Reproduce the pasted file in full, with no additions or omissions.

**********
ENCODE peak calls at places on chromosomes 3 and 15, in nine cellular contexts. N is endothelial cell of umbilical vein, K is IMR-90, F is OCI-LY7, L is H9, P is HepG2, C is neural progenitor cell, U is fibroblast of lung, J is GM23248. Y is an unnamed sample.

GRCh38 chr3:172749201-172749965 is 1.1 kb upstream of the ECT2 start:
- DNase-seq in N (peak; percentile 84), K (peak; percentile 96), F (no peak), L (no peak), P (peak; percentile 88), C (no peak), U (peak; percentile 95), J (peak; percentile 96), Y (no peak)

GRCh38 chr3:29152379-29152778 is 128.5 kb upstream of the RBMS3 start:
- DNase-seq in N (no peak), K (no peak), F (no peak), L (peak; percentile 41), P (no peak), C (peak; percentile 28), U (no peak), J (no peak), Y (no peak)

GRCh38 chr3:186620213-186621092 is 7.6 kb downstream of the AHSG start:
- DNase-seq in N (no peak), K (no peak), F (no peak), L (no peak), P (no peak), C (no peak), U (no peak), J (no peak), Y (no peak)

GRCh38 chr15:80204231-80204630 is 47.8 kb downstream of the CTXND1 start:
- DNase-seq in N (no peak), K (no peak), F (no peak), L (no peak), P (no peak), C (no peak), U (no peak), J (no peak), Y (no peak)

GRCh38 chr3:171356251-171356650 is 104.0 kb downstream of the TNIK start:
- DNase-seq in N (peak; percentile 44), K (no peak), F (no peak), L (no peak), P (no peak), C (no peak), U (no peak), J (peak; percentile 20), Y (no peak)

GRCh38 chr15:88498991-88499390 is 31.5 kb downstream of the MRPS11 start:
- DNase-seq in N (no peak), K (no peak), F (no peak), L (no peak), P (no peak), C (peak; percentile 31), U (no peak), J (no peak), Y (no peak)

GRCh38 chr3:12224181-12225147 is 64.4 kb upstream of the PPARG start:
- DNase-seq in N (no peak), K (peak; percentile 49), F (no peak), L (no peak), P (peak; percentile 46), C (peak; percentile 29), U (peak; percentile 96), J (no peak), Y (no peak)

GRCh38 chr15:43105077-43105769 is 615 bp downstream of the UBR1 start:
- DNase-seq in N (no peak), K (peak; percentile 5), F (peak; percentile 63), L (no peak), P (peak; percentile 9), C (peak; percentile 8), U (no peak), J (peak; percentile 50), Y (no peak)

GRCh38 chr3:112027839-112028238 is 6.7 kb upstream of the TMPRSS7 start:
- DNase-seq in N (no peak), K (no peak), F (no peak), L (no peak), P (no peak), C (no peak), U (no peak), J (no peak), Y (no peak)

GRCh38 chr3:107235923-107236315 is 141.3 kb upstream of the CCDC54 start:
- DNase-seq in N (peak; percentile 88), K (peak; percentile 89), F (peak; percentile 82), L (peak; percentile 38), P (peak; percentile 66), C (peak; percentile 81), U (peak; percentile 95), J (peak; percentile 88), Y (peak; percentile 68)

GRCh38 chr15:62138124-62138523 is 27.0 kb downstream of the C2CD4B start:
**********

ENCODE peak calls at places on chromosomes 3 and 15, in nine cellular contexts. N is endothelial cell of umbilical vein, K is IMR-90, F is OCI-LY7, L is H9, P is HepG2, C is neural progenitor cell, U is fibroblast of lung, J is GM23248. Y is an unnamed sample.

GRCh38 chr3:172749201-172749965 is 1.1 kb upstream of the ECT2 start:
- DNase-seq in N (peak; percentile 84), K (peak; percentile 96), F (no peak), L (no peak), P (peak; percentile 88), C (no peak), U (peak; percentile 95), J (peak; percentile 96), Y (no peak)

GRCh38 chr3:29152379-29152778 is 128.5 kb upstream of the RBMS3 start:
- DNase-seq in N (no peak), K (no peak), F (no peak), L (peak; percentile 41), P (no peak), C (peak; percentile 28), U (no peak), J (no peak), Y (no peak)

GRCh38 chr3:186620213-186621092 is 7.6 kb downstream of the AHSG start:
- DNase-seq in N (no peak), K (no peak), F (no peak), L (no peak), P (no peak), C (no peak), U (no peak), J (no peak), Y (no peak)

GRCh38 chr15:80204231-80204630 is 47.8 kb downstream of the CTXND1 start:
- DNase-seq in N (no peak), K (no peak), F (no peak), L (no peak), P (no peak), C (no peak), U (no peak), J (no peak), Y (no peak)

GRCh38 chr3:171356251-171356650 is 104.0 kb downstream of the TNIK start:
- DNase-seq in N (peak; percentile 44), K (no peak), F (no peak), L (no peak), P (no peak), C (no peak), U (no peak), J (peak; percentile 20), Y (no peak)

GRCh38 chr15:88498991-88499390 is 31.5 kb downstream of the MRPS11 start:
- DNase-seq in N (no peak), K (no peak), F (no peak), L (no peak), P (no peak), C (peak; percentile 31), U (no peak), J (no peak), Y (no peak)

GRCh38 chr3:12224181-12225147 is 64.4 kb upstream of the PPARG start:
- DNase-seq in N (no peak), K (peak; percentile 49), F (no peak), L (no peak), P (peak; percentile 46), C (peak; percentile 29), U (peak; percentile 96), J (no peak), Y (no peak)

GRCh38 chr15:43105077-43105769 is 615 bp downstream of the UBR1 start:
- DNase-seq in N (no peak), K (peak; percentile 5), F (peak; percentile 63), L (no peak), P (peak; percentile 9), C (peak; percentile 8), U (no peak), J (peak; percentile 50), Y (no peak)

GRCh38 chr3:112027839-112028238 is 6.7 kb upstream of the TMPRSS7 start:
- DNase-seq in N (no peak), K (no peak), F (no peak), L (no peak), P (no peak), C (no peak), U (no peak), J (no peak), Y (no peak)

GRCh38 chr3:107235923-107236315 is 141.3 kb upstream of the CCDC54 start:
- DNase-seq in N (peak; percentile 88), K (peak; percentile 89), F (peak; percentile 82), L (peak; percentile 38), P (peak; percentile 66), C (peak; percentile 81), U (peak; percentile 95), J (peak; percentile 88), Y (peak; percentile 68)

GRCh38 chr15:62138124-62138523 is 27.0 kb downstream of the C2CD4B start: